Car Club showcases variety of cars in Harker community

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Car Club showcases variety of cars in Harker community

Sports cars such as the BMW i8 line up at the upper school Car Club’s first ever car show, which was held in the Saratoga campus parking lot on Nov. 23. Members of the Harker community were invited to drive in their cars to showcase.

Sports cars such as the BMW i8 line up at the upper school Car Club’s first ever car show, which was held in the Saratoga campus parking lot on Nov. 23. Members of the Harker community were invited to drive in their cars to showcase.

Brian Chen

Sports cars such as the BMW i8 line up at the upper school Car Club’s first ever car show, which was held in the Saratoga campus parking lot on Nov. 23. Members of the Harker community were invited to drive in their cars to showcase.

Brian Chen

Brian Chen

Sports cars such as the BMW i8 line up at the upper school Car Club’s first ever car show, which was held in the Saratoga campus parking lot on Nov. 23. Members of the Harker community were invited to drive in their cars to showcase.

by Brian Chen and Sriya Batchu

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Harker upper school’s Car Club sported vintage cars and supercars, including a 2020 Drako GTE, at their first ever car show in the front parking lot on Nov. 23 from 9 to 11:00 a.m.

Car enthusiasts from all over the Harker community, students, parents, staff and alumni showed off their unique and sometimes expensive cars at the car show.

“It’s fun to come and be with like-minded people who love cars and devote their time and energy to look for, acquire and maintain cars. It’s a lifestyle,” said Bharat Gohil, a Harker parent, who showcased his 2020 McLaren 570S.

Gohil acquired his car about a month ago. This particular car is made of carbon fiber, which makes it one of the lightest cars which allows it to travel over 200 miles per hour. Bharat plans to take his car to a racetrack one day.

The star of the show was the 1.25 million dollar 2020 Drako GTE, a fully electric, four motor beast. Shiv Sikand, a Harker parent and cofounder of Drako motors, brought the only existing 2020 Drako GTE. He says that only 25 units are going to be made as the limited edition model is meant to be a collector’s item. In the most recent issue of the renowned car magazine “Automobile,” the Drako caught readers’ attention on the front cover.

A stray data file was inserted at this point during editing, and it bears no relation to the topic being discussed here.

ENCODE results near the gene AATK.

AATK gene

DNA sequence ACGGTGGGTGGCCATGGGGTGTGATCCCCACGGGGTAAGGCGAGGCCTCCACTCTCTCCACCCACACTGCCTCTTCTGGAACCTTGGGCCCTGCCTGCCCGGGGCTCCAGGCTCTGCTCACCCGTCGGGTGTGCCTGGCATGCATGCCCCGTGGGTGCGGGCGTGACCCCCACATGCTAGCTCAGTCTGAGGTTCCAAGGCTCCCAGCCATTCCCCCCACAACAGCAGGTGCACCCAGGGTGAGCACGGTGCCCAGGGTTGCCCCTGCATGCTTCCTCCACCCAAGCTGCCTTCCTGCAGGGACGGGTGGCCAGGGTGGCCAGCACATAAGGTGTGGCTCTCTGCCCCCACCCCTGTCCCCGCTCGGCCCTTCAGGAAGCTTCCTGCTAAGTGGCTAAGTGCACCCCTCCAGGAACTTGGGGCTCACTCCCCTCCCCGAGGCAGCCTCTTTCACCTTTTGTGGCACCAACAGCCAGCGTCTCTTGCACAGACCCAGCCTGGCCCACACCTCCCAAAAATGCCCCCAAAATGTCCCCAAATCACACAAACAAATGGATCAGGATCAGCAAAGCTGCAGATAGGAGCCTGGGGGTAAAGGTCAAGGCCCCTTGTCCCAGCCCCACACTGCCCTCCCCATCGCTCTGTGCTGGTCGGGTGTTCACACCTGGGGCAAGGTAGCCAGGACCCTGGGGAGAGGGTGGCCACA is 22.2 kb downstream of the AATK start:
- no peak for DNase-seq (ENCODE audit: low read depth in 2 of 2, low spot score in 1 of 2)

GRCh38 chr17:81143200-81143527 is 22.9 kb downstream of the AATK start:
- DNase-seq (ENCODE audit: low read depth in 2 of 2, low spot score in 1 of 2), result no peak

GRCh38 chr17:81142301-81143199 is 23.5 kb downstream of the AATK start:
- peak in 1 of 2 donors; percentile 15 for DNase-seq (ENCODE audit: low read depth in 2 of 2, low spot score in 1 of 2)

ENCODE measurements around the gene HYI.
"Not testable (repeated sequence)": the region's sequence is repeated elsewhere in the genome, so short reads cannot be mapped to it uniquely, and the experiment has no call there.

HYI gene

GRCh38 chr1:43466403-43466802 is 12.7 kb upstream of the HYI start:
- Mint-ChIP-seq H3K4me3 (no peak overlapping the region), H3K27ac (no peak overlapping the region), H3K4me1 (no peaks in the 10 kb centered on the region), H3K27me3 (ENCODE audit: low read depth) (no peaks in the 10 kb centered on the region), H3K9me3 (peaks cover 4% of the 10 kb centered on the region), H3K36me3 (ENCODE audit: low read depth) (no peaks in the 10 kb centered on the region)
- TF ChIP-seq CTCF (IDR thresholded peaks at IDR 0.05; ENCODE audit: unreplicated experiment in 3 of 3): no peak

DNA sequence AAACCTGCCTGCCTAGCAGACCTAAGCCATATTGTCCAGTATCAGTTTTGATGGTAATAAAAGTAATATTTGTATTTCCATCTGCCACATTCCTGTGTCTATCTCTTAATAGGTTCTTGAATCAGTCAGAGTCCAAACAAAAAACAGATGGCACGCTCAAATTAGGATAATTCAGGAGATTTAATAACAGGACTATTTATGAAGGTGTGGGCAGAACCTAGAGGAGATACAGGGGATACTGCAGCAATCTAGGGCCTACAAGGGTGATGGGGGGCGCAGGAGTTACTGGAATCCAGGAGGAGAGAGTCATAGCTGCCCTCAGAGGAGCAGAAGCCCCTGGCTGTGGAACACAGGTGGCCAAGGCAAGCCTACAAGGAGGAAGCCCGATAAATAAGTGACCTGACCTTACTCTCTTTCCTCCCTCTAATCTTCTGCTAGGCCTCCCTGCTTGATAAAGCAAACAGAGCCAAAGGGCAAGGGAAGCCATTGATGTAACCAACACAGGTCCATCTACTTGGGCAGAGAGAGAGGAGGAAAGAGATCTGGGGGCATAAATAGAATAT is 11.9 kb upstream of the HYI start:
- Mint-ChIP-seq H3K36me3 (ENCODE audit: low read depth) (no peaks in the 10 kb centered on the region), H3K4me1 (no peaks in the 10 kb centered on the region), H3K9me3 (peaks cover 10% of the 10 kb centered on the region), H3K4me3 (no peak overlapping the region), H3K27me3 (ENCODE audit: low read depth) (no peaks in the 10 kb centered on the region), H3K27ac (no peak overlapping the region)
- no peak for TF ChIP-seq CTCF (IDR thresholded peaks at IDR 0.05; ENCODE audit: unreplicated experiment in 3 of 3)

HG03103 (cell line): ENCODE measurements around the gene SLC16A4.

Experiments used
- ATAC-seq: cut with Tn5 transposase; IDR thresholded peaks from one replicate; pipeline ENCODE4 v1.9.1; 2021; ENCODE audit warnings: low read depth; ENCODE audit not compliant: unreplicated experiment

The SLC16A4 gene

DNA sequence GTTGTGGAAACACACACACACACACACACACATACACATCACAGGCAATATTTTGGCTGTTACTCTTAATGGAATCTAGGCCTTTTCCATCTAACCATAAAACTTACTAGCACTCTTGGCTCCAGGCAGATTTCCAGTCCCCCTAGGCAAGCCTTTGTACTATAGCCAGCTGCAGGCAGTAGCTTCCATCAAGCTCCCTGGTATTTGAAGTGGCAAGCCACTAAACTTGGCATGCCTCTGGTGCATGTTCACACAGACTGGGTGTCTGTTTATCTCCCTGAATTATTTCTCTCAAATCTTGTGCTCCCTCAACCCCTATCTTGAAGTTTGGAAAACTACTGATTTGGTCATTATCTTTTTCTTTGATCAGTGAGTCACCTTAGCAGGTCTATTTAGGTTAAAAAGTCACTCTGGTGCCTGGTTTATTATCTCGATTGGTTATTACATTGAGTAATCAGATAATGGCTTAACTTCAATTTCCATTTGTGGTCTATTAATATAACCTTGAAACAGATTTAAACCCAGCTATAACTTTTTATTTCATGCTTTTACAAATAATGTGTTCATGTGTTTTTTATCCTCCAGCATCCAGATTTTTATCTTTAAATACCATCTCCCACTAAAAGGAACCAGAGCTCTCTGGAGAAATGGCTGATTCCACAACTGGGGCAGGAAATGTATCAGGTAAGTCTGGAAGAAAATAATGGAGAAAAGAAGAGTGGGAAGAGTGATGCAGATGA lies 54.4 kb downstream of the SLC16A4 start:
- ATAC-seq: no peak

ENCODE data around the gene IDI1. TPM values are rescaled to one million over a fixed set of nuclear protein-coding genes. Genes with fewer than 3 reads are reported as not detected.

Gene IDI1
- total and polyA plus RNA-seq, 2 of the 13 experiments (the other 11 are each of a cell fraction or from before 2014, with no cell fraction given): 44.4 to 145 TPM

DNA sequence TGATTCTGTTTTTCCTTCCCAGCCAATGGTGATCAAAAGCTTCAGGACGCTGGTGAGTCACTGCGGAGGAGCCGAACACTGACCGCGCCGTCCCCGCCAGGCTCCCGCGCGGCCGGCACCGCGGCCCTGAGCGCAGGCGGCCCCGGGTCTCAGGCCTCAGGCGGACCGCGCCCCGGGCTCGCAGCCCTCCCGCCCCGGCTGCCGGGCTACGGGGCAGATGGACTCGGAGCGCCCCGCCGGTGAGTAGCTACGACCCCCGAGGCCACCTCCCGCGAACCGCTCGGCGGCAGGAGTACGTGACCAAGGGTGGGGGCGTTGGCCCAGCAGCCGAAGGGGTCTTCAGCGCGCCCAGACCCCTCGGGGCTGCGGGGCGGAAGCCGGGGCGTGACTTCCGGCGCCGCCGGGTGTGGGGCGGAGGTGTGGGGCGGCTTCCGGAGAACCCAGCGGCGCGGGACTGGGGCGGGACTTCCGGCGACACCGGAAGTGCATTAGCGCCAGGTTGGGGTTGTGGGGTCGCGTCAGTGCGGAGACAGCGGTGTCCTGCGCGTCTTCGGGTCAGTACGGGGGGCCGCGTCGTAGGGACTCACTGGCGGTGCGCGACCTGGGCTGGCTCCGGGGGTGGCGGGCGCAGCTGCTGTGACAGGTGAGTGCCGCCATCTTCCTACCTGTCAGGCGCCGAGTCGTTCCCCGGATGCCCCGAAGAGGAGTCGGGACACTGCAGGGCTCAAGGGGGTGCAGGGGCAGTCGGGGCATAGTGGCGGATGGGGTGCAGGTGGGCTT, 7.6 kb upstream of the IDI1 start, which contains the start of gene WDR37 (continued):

“After finishing a product, you don’t know if people are going to like it. You don’t know if you’re going to be on the cover, you don’t know what people are going to say, what photos they’re going to take. So when you’re there working with the journalists and photographers, you don’t know how it’s going to turn out, but to find ourselves on the cover of a world famous automobile magazine along with an eight page spread, I don’t know if it could get any better,” said Sikand.

Sikand claims in the article that this car is spearheading the way for future electric race cars with a seperate motor powering each wheel.

“I believe we’re on the cusp of a revolution with the use of four-motor electric cars,” he said in an interview with “Automobile.”

With a maximum speed of 206 mph, 0-60 mph in only 2.9 seconds and a whopping 1200 horsepower, the 2020 Drako GTE definitely is a strong competitor for gasoline powered race cars such as Lamborghinis or Ferraris.

In addition to innovative supercars, antique cars were also present at the car show. Paul Knauer, a Harker parent, drove in a 1956 Austin Healey 100-4 that he had initially found rusting in a field. After restoring it for over a decade, he brought the car to a local car show in 1999 where it won first place. In conversation with his fellow car aficionados, he recalled that he first got into cars because both of his parents were involved in racing during the 50’s and 60’s.

Kerry Enzensperger, the activities coordinator at the upper school, brought her 1956 Porsche Speedster, her partner drove a 1958 Impala and her cousin, Rommel, brought his 1997 Mazda Miata. Kerry and her family enjoy fixing up old cars in their spare time. Kerry and Mark own nine cars in total. Mark’s hobby is fixing up cars, so he is able to work on the engines and take care of upkeep for fun.

“I’m part of Car Club, and I also wanted to show some old cars that we fixed up, so I drove my car up from Santa Cruz,” said Kerry.

Meridith Cranston, an upper school librarian, allowed students and parents to sit in her 1971 VW Bus Lime Green, which she nicknamed Hugo.

Sukrit Ganesh (‘19), a Harker alumni who attended the car show, found a passion for cars in the beginning of ninth grade.

“I just caught on to cars because they were not only great works for art but great works of engineering itself,” Ganesh said “I found that the combination of artistic and engineering talent, when they came together, it really appealed to me.”

At the end of the day, a love for everything about cars, from their history to their innovation and aesthetic, brought people from all over the Harker community to this unique event.

“The sound [of cars] is absolutely intoxicating,” Ganesh said.